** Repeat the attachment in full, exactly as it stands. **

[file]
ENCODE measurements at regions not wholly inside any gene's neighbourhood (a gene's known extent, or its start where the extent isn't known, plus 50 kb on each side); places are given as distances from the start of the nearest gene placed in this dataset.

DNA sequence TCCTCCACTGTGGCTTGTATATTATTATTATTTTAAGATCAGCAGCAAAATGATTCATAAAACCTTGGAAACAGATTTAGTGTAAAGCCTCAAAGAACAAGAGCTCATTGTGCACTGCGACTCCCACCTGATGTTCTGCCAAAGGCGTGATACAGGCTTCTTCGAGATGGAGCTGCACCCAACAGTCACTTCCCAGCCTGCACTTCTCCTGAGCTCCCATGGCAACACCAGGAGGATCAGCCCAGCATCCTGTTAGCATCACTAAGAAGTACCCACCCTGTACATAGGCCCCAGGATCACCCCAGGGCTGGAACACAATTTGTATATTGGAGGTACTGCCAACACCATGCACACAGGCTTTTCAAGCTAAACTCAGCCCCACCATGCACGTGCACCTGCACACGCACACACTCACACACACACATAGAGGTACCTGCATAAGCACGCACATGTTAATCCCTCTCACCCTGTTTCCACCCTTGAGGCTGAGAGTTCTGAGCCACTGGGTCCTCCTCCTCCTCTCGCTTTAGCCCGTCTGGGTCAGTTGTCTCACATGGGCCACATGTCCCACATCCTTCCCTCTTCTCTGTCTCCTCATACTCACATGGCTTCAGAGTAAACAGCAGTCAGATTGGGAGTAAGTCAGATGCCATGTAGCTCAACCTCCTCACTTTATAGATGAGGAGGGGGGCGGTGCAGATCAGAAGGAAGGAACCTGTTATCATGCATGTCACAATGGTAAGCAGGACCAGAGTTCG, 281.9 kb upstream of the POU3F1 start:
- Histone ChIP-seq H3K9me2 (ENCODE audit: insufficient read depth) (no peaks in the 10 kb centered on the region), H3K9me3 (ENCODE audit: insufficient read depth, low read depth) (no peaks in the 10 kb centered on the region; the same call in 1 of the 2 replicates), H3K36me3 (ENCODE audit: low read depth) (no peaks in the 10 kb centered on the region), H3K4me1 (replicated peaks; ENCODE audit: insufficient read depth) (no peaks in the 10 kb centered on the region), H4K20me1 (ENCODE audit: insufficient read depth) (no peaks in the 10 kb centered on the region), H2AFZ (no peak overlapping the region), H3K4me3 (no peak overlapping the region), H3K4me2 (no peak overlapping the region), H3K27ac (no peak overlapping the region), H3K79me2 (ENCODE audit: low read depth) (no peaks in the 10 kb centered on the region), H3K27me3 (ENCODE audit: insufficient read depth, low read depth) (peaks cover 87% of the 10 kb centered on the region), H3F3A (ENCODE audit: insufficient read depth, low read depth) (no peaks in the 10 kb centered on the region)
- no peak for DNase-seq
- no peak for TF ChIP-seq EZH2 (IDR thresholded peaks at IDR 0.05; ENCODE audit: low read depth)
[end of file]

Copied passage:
ENCODE measurements at regions not wholly inside any gene's neighbourhood (a gene's known extent, or its start where the extent isn't known, plus 50 kb on each side); places are given as distances from the start of the nearest gene placed in this dataset.

DNA sequence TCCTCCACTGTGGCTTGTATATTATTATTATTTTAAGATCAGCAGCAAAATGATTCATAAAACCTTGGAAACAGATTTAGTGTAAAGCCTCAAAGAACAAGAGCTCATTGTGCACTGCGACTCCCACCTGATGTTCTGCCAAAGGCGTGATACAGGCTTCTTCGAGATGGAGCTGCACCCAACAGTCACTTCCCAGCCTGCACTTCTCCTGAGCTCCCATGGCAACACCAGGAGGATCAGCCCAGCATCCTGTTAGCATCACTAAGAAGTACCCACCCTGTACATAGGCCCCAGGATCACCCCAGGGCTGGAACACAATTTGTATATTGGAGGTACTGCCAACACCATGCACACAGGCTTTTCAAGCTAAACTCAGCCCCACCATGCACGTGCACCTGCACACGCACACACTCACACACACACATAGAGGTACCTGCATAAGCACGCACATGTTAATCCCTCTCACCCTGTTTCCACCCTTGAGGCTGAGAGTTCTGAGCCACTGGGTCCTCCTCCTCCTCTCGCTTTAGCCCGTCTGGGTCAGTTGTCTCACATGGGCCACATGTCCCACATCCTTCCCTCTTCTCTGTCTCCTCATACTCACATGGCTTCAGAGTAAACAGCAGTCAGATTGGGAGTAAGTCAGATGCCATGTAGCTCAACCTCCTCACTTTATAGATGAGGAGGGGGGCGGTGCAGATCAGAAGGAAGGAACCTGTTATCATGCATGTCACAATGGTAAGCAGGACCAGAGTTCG, 281.9 kb upstream of the POU3F1 start:
- Histone ChIP-seq H3K9me2 (ENCODE audit: insufficient read depth) (no peaks in the 10 kb centered on the region), H3K9me3 (ENCODE audit: insufficient read depth, low read depth) (no peaks in the 10 kb centered on the region; the same call in 1 of the 2 replicates), H3K36me3 (ENCODE audit: low read depth) (no peaks in the 10 kb centered on the region), H3K4me1 (replicated peaks; ENCODE audit: insufficient read depth) (no peaks in the 10 kb centered on the region), H4K20me1 (ENCODE audit: insufficient read depth) (no peaks in the 10 kb centered on the region), H2AFZ (no peak overlapping the region), H3K4me3 (no peak overlapping the region), H3K4me2 (no peak overlapping the region), H3K27ac (no peak overlapping the region), H3K79me2 (ENCODE audit: low read depth) (no peaks in the 10 kb centered on the region), H3K27me3 (ENCODE audit: insufficient read depth, low read depth) (peaks cover 87% of the 10 kb centered on the region), H3F3A (ENCODE audit: insufficient read depth, low read depth) (no peaks in the 10 kb centered on the region)
- no peak for DNase-seq
- no peak for TF ChIP-seq EZH2 (IDR thresholded peaks at IDR 0.05; ENCODE audit: low read depth)